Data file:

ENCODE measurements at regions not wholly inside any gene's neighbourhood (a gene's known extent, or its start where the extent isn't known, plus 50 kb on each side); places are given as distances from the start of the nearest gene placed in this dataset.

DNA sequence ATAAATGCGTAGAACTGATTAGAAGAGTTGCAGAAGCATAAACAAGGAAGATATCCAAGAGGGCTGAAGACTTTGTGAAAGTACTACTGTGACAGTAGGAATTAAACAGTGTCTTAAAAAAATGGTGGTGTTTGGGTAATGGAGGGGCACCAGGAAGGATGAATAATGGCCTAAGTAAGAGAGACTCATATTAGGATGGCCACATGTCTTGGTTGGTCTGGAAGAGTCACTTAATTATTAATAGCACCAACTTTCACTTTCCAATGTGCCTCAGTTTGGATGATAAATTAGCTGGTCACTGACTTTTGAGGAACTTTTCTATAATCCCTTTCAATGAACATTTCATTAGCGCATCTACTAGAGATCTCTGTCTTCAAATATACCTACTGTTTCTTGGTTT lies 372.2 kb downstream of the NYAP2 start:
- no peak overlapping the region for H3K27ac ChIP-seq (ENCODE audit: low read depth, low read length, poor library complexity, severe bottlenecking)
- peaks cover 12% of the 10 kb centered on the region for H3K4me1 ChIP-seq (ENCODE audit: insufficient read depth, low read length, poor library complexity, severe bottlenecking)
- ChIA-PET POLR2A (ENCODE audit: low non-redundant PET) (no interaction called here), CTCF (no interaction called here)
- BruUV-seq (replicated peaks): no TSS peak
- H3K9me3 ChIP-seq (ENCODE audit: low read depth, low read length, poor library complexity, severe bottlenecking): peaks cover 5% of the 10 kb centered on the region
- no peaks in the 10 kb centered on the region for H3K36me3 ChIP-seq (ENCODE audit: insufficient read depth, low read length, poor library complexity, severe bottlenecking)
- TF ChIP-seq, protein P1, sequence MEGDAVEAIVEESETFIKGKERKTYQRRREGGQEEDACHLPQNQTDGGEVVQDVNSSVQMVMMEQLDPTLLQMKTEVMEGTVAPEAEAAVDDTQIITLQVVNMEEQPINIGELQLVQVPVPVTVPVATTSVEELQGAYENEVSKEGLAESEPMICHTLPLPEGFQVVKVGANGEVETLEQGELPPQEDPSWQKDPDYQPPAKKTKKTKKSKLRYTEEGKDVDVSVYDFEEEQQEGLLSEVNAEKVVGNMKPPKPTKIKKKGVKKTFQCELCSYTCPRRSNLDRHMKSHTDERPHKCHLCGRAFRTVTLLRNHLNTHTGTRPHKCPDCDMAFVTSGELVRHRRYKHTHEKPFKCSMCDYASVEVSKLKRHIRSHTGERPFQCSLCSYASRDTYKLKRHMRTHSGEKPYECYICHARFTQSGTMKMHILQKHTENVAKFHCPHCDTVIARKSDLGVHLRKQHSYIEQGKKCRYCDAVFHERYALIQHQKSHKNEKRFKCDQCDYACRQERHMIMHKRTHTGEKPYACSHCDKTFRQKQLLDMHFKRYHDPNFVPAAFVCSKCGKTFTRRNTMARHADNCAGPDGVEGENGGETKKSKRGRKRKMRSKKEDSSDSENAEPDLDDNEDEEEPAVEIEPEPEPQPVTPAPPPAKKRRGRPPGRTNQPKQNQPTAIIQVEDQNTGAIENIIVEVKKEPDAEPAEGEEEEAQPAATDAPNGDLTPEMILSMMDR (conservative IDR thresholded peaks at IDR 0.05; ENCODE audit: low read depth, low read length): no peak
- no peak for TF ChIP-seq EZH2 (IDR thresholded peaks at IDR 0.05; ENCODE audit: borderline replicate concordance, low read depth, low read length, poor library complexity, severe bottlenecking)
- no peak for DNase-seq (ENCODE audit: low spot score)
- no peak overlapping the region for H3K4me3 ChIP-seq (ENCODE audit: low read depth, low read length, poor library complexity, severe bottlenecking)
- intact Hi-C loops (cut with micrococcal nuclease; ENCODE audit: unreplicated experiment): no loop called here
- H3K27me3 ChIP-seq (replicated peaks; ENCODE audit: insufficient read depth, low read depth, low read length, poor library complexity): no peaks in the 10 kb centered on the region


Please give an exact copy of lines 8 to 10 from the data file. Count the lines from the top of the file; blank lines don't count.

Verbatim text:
- no peaks in the 10 kb centered on the region for H3K36me3 ChIP-seq (ENCODE audit: insufficient read depth, low read length, poor library complexity, severe bottlenecking)
- TF ChIP-seq, protein P1, sequence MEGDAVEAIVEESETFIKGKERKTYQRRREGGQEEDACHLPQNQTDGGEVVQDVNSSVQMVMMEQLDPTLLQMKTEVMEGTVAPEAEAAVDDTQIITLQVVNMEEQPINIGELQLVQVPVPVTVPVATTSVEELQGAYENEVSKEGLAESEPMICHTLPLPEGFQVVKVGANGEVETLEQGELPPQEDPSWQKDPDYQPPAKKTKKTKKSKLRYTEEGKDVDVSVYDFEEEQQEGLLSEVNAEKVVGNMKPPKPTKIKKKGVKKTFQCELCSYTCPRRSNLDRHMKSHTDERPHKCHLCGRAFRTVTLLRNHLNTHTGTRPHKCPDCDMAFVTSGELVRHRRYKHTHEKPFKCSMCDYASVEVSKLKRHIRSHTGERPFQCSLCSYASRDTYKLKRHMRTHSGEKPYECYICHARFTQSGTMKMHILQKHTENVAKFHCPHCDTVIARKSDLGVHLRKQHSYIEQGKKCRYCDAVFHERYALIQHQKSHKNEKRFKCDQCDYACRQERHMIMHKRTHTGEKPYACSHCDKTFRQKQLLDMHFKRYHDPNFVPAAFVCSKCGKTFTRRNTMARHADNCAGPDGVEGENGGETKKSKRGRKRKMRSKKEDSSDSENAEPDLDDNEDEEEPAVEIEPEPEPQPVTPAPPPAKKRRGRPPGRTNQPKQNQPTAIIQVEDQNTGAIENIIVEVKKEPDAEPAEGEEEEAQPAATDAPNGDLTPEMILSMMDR (conservative IDR thresholded peaks at IDR 0.05; ENCODE audit: low read depth, low read length): no peak
- no peak for TF ChIP-seq EZH2 (IDR thresholded peaks at IDR 0.05; ENCODE audit: borderline replicate concordance, low read depth, low read length, poor library complexity, severe bottlenecking)